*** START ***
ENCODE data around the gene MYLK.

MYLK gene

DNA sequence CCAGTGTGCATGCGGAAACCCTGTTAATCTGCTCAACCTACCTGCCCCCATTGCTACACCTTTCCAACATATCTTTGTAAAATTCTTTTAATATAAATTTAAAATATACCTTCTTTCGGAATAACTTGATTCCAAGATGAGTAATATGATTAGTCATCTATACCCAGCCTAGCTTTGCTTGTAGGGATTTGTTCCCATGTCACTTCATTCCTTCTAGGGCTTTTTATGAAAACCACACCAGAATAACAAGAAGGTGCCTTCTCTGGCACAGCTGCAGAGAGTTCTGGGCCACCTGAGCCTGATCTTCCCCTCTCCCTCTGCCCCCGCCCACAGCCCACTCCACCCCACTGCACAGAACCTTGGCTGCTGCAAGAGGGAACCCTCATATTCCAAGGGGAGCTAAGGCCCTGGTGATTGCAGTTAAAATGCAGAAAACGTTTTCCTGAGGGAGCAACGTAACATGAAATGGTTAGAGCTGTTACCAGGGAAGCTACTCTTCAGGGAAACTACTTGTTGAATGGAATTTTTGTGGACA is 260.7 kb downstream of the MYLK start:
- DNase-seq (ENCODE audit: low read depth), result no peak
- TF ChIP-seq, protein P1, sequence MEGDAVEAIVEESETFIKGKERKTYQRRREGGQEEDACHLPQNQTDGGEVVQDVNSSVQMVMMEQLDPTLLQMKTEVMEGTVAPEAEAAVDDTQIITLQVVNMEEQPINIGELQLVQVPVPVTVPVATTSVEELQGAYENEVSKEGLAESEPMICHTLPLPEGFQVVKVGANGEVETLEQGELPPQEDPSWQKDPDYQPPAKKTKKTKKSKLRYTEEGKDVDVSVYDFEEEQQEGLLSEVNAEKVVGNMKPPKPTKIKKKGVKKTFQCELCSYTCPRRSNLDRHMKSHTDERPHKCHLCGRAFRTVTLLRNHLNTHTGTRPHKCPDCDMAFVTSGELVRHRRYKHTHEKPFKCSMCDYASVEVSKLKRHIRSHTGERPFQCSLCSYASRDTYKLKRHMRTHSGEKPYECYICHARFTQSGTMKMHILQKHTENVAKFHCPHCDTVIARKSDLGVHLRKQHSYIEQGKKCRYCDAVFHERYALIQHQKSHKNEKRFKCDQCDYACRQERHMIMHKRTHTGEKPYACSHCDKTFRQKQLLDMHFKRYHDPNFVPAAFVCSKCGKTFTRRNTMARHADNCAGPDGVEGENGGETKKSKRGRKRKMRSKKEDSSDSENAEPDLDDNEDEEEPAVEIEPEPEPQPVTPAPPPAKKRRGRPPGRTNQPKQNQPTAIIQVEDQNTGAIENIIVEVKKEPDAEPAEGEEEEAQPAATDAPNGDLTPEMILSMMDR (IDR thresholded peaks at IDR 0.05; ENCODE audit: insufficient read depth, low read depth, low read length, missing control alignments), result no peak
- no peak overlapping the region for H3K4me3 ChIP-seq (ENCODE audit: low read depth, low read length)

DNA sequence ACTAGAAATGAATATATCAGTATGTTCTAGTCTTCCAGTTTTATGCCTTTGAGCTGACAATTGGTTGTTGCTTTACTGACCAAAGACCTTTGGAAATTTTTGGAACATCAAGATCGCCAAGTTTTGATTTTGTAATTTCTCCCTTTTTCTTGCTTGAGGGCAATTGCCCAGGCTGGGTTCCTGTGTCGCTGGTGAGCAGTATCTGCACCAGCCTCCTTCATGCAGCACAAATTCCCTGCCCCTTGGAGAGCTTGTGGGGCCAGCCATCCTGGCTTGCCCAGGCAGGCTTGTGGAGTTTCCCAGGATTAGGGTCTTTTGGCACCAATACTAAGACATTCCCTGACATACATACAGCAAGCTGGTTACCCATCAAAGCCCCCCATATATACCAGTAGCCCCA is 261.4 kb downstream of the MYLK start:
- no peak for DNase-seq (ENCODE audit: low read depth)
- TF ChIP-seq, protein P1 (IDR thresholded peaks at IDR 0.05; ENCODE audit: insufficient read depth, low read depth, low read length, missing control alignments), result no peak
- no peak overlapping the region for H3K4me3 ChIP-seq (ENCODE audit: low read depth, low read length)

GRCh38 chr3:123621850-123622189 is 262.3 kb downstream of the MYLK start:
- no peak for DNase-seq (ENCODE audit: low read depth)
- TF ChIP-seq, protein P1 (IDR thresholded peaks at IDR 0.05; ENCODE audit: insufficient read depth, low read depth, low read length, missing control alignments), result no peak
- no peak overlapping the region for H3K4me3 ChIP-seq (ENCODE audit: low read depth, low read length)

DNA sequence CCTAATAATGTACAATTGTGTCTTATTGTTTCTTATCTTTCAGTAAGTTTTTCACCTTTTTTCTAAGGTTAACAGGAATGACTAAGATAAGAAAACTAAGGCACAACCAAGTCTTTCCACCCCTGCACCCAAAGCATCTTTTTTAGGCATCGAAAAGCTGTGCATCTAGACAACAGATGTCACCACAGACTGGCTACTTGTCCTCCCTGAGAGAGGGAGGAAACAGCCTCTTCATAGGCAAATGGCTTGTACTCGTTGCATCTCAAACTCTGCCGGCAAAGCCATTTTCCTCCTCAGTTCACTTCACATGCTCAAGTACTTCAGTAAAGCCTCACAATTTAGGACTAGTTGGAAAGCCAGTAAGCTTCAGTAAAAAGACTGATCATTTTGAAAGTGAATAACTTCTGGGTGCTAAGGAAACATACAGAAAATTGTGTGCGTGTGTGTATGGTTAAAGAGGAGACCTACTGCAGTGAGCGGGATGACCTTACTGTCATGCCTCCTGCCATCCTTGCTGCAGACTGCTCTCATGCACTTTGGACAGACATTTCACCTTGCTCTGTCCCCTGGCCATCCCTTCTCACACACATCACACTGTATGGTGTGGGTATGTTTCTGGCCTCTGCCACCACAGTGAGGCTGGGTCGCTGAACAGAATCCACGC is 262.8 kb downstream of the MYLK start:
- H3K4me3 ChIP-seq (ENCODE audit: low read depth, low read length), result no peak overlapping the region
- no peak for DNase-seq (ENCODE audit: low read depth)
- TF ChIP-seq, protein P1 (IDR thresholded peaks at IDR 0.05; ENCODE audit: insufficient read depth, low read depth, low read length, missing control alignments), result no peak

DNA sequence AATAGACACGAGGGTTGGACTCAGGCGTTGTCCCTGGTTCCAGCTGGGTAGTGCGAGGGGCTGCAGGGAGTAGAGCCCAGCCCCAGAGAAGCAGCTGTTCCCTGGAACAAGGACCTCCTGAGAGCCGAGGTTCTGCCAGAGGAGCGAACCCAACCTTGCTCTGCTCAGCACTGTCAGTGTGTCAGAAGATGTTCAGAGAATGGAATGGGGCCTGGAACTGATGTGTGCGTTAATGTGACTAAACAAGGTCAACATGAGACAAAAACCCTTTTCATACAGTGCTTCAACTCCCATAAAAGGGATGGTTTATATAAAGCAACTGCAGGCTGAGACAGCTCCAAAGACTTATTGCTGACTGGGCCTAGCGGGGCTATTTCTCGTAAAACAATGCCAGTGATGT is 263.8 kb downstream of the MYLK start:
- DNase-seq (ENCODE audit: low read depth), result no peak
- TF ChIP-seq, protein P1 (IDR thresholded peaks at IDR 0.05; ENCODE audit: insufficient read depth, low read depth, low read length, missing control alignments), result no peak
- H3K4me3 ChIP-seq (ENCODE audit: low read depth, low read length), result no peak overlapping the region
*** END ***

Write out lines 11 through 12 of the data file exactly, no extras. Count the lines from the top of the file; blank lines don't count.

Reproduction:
GRCh38 chr3:123621850-123622189 is 262.3 kb downstream of the MYLK start:
- no peak for DNase-seq (ENCODE audit: low read depth)